Hellebores in early AprilFinally, finally, finally. So often I’ve said finally in recent weeks, the word is practically worn out. Finally, the hellebores (Helleborus spp., above) are flowering, only four weeks later than typical. And finally, flowering of both Star magnolia (Magnolia stellata ‘Royal Star’) and ‘Okame’ cherry (Prunus x incamp ‘Okame’, below) seems imminent after a considerable delay. Finally, this gets us to where we should have been a month ago.Okame cherry beginning to bloom March 21

‘Royal Star'(below) and ‘Dr. Merrill’ magnolias (Magnolia × loebneri ‘Merrill’) typically flower in early March, and occasionally in late February when the distinctive flowers are regularly threatened by cold temperatures. Many gardeners avoid these early bloomers altogether because of the potential for damage, and instead opt for later flowering magnolias that bloom after the threat of regular freezes and frost. Now, the magnolias will flower when there’s still the chance for freeze and frost, but much milder versions that should pose no problem for the blooms.Royal Star magnolia

I value the later spring flowering hybrid magnolias ‘Elizabeth’ (Magnolia ‘Elizabeth’) and ‘Jane’ (Magnolia ‘Jane’), but treasure the earlier flowering types. Rarely do the flowers escape unscathed by cold March nights, but while this is disappointing it seems that most often the blooms are around for a few days to enjoy prior to being turned to mush by the cold. Now, the flowers are unlikely to be damaged, but when so much else is flowering the blooms are not nearly so thrilling.Dorothy Wycoff pieris

The varieties of Pieris are flowering, and again the clear choice in the garden is ‘Dorothy Wycoff’ (Pieris japonica ‘Dorothy Wycoff” above). It’s dark foliage and red flower buds stand out through the winter, but the abundance of blooms, tolerance of clay soil, and resistance to lacebugs extends its value. ‘Scarlet O’Hara’ and the dwarf ‘Cavatine’ also have a history in this garden, so both earn high marks. I’m intrigued by two  relatively new varieties that I’ve planted in the past year. The variegated leaf ‘Little Heath’ (Pieris japonica ‘Little Heath’ below) is not exactly a dwarf, but it is smaller growing than others. It appears to be a slightly scaled down version of ‘Flaming Silver’, and if it proves to have greater lacebug resistance it will be a treasure.Little Heath pieris in late March

While the new growth on many pieris varieties is flushed with red or pink, none are as distinctive as the wine-red foliage on ‘Katsura’ (Pieris japonica ‘Katsura’, below). It is too early to pass judgment, but there seems no reason to ever consider planting the troubled ‘Mountain Fire’ pieris that has been most popular for years, but is plagued by moist soils and lacebugs so that it rarely performs acceptably.Pieris.japonica.Katsura.1


8 thoughts on “Finally

  1. yes, most everything is blooming 3-4weeks later than normal, even here in Fl.! The orchids here were 2 MONTHS behind schedule…typically they’re a welcome February sight when little else is open….now they’re just one of many and have lost some of their impact because of it!

  2. Yes, even up here in New Hampshire, everything is late in coming out.

    I have to comment on your remarks about the Mountain Fire andromedas. I have no problem with lacebugs on them, nor do I suffer from wet ground. Years ago my wife bought me a Mountain Fire. I so loved the bright red new foliage that I bought two more of the shrubs! It’s truly one of my garden favorites, and I often pause when cutting the grass to admire it.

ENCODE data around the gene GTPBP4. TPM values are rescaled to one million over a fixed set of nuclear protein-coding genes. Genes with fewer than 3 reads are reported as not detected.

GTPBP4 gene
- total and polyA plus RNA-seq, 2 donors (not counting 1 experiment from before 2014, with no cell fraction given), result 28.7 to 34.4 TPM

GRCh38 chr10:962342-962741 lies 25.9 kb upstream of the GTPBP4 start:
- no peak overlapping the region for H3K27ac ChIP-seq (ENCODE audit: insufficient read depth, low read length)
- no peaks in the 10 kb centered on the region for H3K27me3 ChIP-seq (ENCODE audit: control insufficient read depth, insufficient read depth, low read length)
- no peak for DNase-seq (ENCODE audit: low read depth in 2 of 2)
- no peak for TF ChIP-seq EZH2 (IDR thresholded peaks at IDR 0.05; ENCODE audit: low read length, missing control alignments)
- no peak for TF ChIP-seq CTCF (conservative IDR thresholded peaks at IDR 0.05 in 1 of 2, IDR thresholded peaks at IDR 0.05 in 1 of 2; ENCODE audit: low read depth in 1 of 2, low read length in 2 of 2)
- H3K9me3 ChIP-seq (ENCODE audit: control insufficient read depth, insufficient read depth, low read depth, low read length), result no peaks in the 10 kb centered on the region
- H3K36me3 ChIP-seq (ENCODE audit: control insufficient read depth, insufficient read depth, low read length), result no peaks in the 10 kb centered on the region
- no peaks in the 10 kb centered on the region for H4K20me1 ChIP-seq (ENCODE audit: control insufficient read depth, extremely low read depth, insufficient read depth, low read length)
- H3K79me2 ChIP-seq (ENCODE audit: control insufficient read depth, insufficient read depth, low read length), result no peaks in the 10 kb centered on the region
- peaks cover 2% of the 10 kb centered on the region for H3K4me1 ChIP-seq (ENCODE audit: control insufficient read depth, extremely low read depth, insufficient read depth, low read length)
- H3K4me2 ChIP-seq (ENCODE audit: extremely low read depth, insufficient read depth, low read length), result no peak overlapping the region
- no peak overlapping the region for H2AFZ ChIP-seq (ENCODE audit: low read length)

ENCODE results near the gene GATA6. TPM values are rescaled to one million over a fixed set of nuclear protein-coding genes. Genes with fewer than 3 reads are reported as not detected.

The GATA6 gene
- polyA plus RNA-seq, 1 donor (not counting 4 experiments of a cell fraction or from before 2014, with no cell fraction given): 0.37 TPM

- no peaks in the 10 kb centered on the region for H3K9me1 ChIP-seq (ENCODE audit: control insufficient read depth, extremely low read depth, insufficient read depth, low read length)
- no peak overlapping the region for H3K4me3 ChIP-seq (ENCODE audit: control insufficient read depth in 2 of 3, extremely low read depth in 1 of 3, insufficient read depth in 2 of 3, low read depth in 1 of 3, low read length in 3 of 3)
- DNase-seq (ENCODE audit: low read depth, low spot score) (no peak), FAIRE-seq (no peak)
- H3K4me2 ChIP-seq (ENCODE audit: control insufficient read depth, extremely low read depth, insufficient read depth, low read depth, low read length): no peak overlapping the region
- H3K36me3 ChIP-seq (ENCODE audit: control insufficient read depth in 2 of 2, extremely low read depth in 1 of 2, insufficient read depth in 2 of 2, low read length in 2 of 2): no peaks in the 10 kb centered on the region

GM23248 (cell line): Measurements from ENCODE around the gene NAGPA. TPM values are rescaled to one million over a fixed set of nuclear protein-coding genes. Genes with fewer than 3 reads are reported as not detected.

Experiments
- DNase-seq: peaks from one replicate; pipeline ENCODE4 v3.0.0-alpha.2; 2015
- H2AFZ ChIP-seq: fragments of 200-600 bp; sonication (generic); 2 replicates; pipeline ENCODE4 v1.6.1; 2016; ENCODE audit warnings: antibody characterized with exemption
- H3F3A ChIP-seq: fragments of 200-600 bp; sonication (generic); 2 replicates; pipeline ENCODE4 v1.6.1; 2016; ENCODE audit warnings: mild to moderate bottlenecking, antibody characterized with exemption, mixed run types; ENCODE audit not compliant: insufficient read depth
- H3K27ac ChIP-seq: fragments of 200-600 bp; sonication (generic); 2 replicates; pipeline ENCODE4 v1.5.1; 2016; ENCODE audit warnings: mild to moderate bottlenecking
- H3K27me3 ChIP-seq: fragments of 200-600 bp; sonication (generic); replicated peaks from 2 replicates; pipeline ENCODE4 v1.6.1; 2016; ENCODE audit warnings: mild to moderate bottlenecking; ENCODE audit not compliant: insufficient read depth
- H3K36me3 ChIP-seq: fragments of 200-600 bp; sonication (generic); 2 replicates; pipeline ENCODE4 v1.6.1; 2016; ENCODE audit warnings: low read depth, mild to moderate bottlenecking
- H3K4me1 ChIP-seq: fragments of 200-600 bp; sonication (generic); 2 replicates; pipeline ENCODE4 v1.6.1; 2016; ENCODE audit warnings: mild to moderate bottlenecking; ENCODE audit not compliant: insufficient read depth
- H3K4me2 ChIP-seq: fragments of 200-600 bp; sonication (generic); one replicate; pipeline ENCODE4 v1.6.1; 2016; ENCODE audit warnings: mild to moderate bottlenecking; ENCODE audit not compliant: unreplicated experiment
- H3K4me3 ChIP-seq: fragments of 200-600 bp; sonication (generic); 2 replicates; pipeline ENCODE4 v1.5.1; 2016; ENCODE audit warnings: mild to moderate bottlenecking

3. I live in Montgomery County, Maryland and recently bought a Pieris japonica ‘Katsura’. The tag said it should be planted in full to part sun, so I just planted it in a southeastern exposure where it gets full sun until the early/mid afternoon. After a couple people told me that pieris do better in the shade, I decided to look for more information about how much sun ‘Katsura’ should have and came across this post. How did your ‘Katsura’ perform for you this summer? How much sun does it get? Do you think mine would do better if I moved it to a shadier northeastern exposure where it just got a few hours of morning sun? Thank you for your help!

    Also, your photos are beautiful!

    • Surprisingly, ‘Katsura’ has not run all the other Pieris varieties with colored new growth completely out of business. In addition to dark colored new growth that shames others, two in my garden grow as vigorously as ‘Dorothy Wycoff’ and ‘Scarlet O’Hara’, the toughest ones that I’ve come across. Many pieris varieties are highly susceptible to root problems in poorly drained clay soils, with the popular ‘Mountain Fire’ fading (I think) when it sees a storm on the horizon.

      The ideal situation for pieris is in dry soil amended with Pine bark fines with a half day of sun, but preferably the first half so it escapes that hottest afternoon sun through the summer. In too much sun it will often lack vigor unless the moisture is perfect, and in too much shade the foliage will not color as well. Also, in sun many pieris varieties tend to be plagued by lacebugs, While this is less of a problem in more shade. ‘Katsura’ does not seem as susceptible to lacebug from my short experience. The more I see ‘Katsura’, the more there is to like.

      • Thank you very much for the information! I’m glad that ‘Katsura’ is doing so well for you. When you say that sun in the first half of the day is better, does that mean before noon? Thanks again!

      • Many plants that prefer part shade/ part sun only need a break from the late afternoon sun when the day is hottest and the intensity of the sun is the greatest. So, the ideal situation is sun for most of the day, but shade from 3-6pm in July and August.

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